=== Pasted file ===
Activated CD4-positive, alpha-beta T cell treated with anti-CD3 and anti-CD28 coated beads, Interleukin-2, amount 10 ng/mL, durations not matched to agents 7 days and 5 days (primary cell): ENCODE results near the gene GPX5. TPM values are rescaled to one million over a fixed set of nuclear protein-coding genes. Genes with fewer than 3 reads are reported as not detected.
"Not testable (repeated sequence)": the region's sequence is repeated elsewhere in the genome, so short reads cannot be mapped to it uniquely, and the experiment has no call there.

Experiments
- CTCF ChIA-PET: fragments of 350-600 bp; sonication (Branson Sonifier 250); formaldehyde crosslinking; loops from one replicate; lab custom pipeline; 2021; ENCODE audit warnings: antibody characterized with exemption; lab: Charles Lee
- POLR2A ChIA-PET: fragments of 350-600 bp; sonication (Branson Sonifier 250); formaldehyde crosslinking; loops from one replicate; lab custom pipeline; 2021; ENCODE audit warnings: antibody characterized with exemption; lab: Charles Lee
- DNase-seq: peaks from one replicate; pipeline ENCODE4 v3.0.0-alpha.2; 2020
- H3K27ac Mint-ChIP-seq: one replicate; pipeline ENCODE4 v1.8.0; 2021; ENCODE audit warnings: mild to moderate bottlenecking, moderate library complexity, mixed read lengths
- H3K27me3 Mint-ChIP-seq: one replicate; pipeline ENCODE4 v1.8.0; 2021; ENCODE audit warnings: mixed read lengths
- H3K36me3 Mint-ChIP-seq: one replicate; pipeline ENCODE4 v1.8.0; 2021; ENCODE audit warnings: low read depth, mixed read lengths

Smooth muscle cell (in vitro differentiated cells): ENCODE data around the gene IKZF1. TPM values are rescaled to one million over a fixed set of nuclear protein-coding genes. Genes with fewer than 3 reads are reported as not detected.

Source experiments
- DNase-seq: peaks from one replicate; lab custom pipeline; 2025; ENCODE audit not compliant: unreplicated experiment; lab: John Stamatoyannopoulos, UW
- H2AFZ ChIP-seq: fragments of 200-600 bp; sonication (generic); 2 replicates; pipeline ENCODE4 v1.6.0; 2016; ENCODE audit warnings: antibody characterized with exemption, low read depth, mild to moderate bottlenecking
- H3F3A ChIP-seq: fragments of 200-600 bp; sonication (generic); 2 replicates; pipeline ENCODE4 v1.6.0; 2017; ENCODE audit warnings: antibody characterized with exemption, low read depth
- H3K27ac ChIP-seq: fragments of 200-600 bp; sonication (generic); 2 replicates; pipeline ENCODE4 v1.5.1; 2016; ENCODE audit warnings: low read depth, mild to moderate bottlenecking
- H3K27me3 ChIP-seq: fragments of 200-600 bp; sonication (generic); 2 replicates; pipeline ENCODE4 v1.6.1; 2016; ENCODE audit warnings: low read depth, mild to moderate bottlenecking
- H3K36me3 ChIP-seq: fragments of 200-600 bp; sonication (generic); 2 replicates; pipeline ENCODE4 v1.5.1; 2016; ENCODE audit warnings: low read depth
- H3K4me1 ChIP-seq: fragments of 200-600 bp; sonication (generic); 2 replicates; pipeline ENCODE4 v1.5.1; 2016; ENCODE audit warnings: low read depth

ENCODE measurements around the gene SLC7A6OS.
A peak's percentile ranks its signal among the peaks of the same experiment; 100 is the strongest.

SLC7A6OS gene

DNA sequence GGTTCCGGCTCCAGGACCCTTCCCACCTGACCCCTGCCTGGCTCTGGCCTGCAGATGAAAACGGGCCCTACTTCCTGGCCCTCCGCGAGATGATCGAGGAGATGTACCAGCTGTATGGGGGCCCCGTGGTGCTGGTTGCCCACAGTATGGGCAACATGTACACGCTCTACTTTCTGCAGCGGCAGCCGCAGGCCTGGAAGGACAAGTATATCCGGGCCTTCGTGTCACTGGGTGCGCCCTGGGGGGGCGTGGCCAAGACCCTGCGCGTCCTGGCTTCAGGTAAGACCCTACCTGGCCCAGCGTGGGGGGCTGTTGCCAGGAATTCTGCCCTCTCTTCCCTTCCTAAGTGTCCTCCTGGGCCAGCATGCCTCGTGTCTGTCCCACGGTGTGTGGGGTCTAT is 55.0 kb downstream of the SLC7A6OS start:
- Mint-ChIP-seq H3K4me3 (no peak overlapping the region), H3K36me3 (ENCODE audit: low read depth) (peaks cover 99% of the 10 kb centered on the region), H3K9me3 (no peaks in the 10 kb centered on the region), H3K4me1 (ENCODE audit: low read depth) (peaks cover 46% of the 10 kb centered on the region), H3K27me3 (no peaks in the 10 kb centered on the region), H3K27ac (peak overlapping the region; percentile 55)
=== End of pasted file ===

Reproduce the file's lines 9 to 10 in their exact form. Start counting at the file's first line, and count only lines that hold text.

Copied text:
- H3K36me3 Mint-ChIP-seq: one replicate; pipeline ENCODE4 v1.8.0; 2021; ENCODE audit warnings: low read depth, mixed read lengths

Smooth muscle cell (in vitro differentiated cells): ENCODE data around the gene IKZF1. TPM values are rescaled to one million over a fixed set of nuclear protein-coding genes. Genes with fewer than 3 reads are reported as not detected.